The real thing that I can’t get around is a psychological conflict that goes something like this: I admire minimalist closets. You know, like they show in those pictures from magazines, in articles like “Your 12 Wardrobe Essentials” or “Dress for Success with Eight Outfits.” Whenever I think, “Today is the Day! I’ll do the closet!” I’m hit with two realizations that stop me in my tracks.

First, I do not wear just one type of clothes. I have professional clothes that I wear, at this point in my life, only a few days a week. I have clothes to wear running errands. I have clothes to wear sitting on the couch with the dog. There’s a certain age where you can wear your business attire out to weekend lunch. I’m not there yet, nor am I going to wear a  cardigan and a silk blouse on a day that I don’t leave home. I’ve never had a knack for dressing things up/down.

More to the point (and this leads directly to point two): I already own these clothes, and most of them are really nice. Why would I get rid of really nice clothes, that I like and have uses for, just so I can own fewer clothes? At a certain point, too many clothes perpetuates itself forever. There’s a deadly trifecta of 1) buying quality clothes 2) being gentle on your clothes and 3) owning a lot of clothes. The combination means that nothing you buy ever wears out, so there is never a concrete reason to get rid of anything. Unfortunately it’s a state that sneaks up on a person.

So, maybe closet minimalism isn’t my natural state. I think I did fairly well, though, and I can always aspire. I’ve cut my clothes purchasing significantly back over the last two years, and I’m promising myself that I will watch what I’m wearing very carefully for the next little while. If I put something on and discover any kind of problem with it, from “this isn’t really a good color for me” to “these pants are really a little short,” it’s going. Life is too short to spend it frozen in closet indecision.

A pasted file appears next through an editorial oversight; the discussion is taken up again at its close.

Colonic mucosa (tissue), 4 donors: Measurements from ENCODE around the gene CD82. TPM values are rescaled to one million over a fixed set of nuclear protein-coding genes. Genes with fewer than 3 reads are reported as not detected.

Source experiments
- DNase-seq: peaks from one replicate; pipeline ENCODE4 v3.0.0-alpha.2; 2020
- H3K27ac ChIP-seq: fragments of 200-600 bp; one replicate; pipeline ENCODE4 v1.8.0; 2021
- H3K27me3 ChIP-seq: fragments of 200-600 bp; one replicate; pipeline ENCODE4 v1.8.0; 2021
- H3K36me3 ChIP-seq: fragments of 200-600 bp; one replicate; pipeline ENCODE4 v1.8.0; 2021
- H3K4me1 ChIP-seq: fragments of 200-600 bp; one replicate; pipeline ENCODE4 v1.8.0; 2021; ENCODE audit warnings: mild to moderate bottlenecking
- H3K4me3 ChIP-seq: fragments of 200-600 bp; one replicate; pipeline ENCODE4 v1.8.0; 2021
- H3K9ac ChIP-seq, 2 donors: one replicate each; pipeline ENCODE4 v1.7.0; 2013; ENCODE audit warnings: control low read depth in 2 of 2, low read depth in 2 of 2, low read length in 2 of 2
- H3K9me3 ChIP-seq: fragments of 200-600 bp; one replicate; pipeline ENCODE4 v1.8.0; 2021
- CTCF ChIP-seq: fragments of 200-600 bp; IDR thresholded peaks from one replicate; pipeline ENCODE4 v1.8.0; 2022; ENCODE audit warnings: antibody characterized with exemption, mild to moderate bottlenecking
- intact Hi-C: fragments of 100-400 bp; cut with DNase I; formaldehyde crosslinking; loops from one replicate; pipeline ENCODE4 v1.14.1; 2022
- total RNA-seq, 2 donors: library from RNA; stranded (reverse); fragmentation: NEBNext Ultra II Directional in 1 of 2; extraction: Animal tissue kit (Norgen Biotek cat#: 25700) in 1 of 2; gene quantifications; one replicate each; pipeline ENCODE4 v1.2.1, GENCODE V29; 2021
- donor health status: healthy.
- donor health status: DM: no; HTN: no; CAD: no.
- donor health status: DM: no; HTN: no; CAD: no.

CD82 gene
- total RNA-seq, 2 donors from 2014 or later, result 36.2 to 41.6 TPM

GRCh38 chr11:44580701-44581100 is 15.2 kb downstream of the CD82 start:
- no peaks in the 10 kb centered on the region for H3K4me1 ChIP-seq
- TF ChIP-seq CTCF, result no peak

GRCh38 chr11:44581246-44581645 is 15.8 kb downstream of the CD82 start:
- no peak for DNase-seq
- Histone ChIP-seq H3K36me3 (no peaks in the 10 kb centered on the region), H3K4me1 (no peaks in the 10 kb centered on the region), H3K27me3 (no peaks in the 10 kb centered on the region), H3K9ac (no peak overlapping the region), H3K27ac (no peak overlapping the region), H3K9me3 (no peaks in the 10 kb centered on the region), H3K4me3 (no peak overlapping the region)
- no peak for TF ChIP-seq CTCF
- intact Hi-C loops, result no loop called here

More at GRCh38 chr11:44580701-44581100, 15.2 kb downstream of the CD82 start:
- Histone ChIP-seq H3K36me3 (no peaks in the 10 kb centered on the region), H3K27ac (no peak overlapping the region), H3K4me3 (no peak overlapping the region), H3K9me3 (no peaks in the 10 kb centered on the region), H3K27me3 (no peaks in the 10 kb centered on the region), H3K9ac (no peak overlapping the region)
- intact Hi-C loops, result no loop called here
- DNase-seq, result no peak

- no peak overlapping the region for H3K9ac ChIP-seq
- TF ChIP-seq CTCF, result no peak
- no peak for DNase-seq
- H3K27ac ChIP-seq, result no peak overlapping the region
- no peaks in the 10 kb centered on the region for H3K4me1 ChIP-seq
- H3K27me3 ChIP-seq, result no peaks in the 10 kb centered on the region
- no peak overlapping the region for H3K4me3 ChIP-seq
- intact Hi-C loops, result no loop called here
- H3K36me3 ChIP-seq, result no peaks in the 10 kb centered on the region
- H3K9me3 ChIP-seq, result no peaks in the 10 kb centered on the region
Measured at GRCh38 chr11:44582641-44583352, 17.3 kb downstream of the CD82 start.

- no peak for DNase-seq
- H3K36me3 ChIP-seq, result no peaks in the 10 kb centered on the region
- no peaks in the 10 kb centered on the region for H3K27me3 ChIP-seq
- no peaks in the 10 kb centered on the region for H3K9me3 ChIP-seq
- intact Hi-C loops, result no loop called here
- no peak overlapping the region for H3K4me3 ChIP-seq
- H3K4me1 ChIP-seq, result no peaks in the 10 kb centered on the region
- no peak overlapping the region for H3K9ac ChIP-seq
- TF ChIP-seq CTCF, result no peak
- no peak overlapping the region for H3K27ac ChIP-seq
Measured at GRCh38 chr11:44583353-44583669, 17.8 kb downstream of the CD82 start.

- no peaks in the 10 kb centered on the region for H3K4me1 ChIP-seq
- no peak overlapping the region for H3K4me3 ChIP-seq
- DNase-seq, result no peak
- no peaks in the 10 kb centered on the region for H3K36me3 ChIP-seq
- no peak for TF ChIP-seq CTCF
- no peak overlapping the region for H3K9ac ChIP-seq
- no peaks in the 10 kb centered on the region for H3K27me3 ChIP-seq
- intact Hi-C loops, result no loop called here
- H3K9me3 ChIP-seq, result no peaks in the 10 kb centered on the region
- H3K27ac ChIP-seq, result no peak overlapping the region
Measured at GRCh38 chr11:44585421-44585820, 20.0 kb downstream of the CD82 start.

Day Eight: Weekend Recap

This weekend I was in the cooking zone. Pickles, yogurt, scones, cookies, granola bars, and a few other things. Plus the regular meals. Turns out, going to the farmers’ market (where on earth does that apostrophe go, anyway? Lots of people don’t bother. Multiple farmers at one market should be farmers’. But what about the market I used two cities ago, which was one farmer? Is this the reason we’ve dropped it?) was very inspirational. No wonder people go!

It also turns out that when you bake cookies for the first big work meeting of the new year, people are too busy watching their waist-lines to eat them. Their loss. My gingersnaps (really, Dorie Greenspan’s Gingerbread Crackles) are something.

Today I’ll confess that I’m watching mindless daytime TV, for the first time since I resolved otherwise. But the weather has been insane, and I need to keep the dog from fixating on it. I’m finding it . . . distracting. It’s amazing how quickly you get used to either the quiet or the noise.

Day Seven: Farmers Market and Pickles